It is known that non-viable cells may negatively impact the cells in their immediate vicinity (Gregory et al. 2009). Since in vitro cell cultures have no mechanism to remove non-viable cells, in the non-stabilized cultures the behavior of viable hCEC may therefore have been negatively influenced by their non-viable neighbors. This also suggests that by storing the DM–EC sheet for some days in stabilization medium, we were able to isolate and culture a more viable hCEC population. Therefore, it is of the utmost importance to remove the apoptotic cells before seeding the cells, as they produce various factors that may negatively impact their viable neighbors (Gregory and Pound 2010). This may explain the improved growth characteristics of stabilized hCEC compared to non-stabilized hCEC. In three pairs where we could not establish a culture from non-stabilized hCEC, we were able to culture stabilized hCEC from the contralateral cornea over several passages with normal morphology and expression of markers characteristic of human corneal endothelium: Na+/K+-ATP and ZO-1.

It is well known that the conditions that may lead to a successful hCEC culture are quite precarious; i.e. an extended storage time before isolation and culture, a high donor age (Joyce 2003, 2012; Joyce and Zhu 2004), and a low yield of hCEC at the start of culture may all negatively affect hCEC propagation (Peh et al. 2013). Because of the latter, in most protocols, hCEC are isolated from several research-grade corneas and mixed at initiation of culture (Nakahara et al. 2013; Okumura et al. 2015), which may cause the results to be confounded by donor-to-donor variability. More importantly, this approach is not suitable for eventual clinical application of cultured hCEC because of lack of tissue traceability (Strong and Shinozaki 2010), and a possible higher risk of allograft rejection because the hCEC originated from different donors. Here, we show that with prior stabilization of DM–EC sheets from research-grade single donor corneas with extended storage time before culture (average 16 days) and a high donor age (average 69 years), we still were able to establish a successful culture in all cases, which was not possible for the non-stabilized contralateral corneas. This result is important for future clinical application of cultured hCEC. Because tissue traceability, and therefore, safety are maintained, the risk of rejection of the cultured hCEC is reduced and even with ‘unfavorable’ parameters, hCEC may be cultured successfully.

However, it should be pointed out that the study included only a small number of paired corneas (n = 7) of relatively old donors. Therefore it would be interesting to assess the effect of stabilization medium on growing hCEC in vitro from a larger number of donors, including donors with an age younger than 50 years since the latter have been shown to propagate better in culture than hCEC from older donors (Joyce 2003, 2012; Joyce and Zhu 2004). Furthermore, viability assays performed on freshly peeled DM–EC and during culture might enable quantification of viable and non-viable hCEC at any stage during the investigation and might confirm our hypothesis in more detail. Because a Trypan blue staining is not able to discriminate between apoptotic and dead cells (Perry et al. 1997), a thorough investigation of various staining methods is required in order to enable the qualitative assessment of the overall cell population prior to cell seeding.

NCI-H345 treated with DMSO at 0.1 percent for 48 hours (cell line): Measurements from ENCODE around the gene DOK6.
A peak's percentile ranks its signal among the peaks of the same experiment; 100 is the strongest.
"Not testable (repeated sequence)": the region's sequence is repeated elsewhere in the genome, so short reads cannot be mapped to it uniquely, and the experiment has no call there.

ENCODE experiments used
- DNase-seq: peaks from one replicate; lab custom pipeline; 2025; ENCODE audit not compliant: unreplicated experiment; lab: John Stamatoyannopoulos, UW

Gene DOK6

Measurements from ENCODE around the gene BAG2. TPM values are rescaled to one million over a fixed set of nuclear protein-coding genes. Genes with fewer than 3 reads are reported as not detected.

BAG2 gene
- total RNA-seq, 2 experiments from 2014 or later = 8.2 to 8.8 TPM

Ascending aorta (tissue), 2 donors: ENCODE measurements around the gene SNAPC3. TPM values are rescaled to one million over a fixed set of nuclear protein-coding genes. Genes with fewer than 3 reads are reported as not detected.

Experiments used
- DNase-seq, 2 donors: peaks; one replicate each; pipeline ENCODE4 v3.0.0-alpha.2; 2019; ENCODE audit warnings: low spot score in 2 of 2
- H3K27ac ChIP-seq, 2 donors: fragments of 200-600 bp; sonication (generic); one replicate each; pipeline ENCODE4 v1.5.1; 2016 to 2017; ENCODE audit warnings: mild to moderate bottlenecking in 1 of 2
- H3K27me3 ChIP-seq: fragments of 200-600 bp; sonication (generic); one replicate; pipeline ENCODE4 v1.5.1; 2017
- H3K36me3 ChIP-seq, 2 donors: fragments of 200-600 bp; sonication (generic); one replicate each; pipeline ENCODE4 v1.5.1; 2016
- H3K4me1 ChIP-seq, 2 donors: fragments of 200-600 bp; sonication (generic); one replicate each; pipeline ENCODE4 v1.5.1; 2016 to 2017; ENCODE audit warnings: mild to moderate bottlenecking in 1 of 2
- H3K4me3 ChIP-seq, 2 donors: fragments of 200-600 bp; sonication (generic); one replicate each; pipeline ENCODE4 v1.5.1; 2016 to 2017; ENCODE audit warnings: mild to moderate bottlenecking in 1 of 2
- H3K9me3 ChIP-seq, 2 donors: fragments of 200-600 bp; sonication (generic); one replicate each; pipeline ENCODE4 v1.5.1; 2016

In conclusion, we report a novel straightforward and practical manner to successfully culture hCEC derived from a single donor cornea. This procedure has obvious potential in improving in vitro hCEC culture protocols and may aid in the future clinical application of cultured hCEC for corneal endothelial diseases.


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The project leading to this study has received funding from the European Union’s Horizon 2020 research and innovation programme under Grant Agreement No. 667400 (ARREST BLINDNESS Consortium).

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Correspondence to G. R. J. Melles.

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Dr. Melles is a consultant for DORC International/Dutch Ophthalmic USA and SurgiCube International. Drs. Dapena is a consultant for DORC International/Dutch Ophthalmic USA. The other authors have no conflicting relationship to disclose.

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Spinozzi, D., Miron, A., Bruinsma, M. et al. Improving the success rate of human corneal endothelial cell cultures from single donor corneas with stabilization medium. Cell Tissue Bank 19, 9–17 (2018).

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  • Human corneal endothelial cells
  • Stabilization medium
  • Cell culture
  • Cell isolation
  • Cell morphology
  • Cell viability